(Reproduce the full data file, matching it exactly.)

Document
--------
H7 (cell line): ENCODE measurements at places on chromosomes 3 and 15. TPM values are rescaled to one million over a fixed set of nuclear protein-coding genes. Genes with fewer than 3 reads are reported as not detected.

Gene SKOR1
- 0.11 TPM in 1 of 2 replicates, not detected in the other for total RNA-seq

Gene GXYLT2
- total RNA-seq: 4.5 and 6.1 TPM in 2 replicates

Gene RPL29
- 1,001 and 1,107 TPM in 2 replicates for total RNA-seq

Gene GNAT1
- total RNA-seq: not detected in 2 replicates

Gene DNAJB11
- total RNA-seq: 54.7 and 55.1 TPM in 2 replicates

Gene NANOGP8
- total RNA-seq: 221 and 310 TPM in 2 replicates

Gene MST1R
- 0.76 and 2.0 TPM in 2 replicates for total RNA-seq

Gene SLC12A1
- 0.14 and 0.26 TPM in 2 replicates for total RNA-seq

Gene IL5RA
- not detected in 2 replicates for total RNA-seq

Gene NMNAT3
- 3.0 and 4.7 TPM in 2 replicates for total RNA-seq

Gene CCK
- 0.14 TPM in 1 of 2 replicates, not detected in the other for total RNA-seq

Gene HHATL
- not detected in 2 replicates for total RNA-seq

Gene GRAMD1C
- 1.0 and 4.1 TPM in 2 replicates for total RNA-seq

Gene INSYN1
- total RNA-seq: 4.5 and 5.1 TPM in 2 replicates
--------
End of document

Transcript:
H7 (cell line): ENCODE measurements at places on chromosomes 3 and 15. TPM values are rescaled to one million over a fixed set of nuclear protein-coding genes. Genes with fewer than 3 reads are reported as not detected.

Gene SKOR1
- 0.11 TPM in 1 of 2 replicates, not detected in the other for total RNA-seq

Gene GXYLT2
- total RNA-seq: 4.5 and 6.1 TPM in 2 replicates

Gene RPL29
- 1,001 and 1,107 TPM in 2 replicates for total RNA-seq

Gene GNAT1
- total RNA-seq: not detected in 2 replicates

Gene DNAJB11
- total RNA-seq: 54.7 and 55.1 TPM in 2 replicates

Gene NANOGP8
- total RNA-seq: 221 and 310 TPM in 2 replicates

Gene MST1R
- 0.76 and 2.0 TPM in 2 replicates for total RNA-seq

Gene SLC12A1
- 0.14 and 0.26 TPM in 2 replicates for total RNA-seq

Gene IL5RA
- not detected in 2 replicates for total RNA-seq

Gene NMNAT3
- 3.0 and 4.7 TPM in 2 replicates for total RNA-seq

Gene CCK
- 0.14 TPM in 1 of 2 replicates, not detected in the other for total RNA-seq

Gene HHATL
- not detected in 2 replicates for total RNA-seq

Gene GRAMD1C
- 1.0 and 4.1 TPM in 2 replicates for total RNA-seq

Gene INSYN1
- total RNA-seq: 4.5 and 5.1 TPM in 2 replicates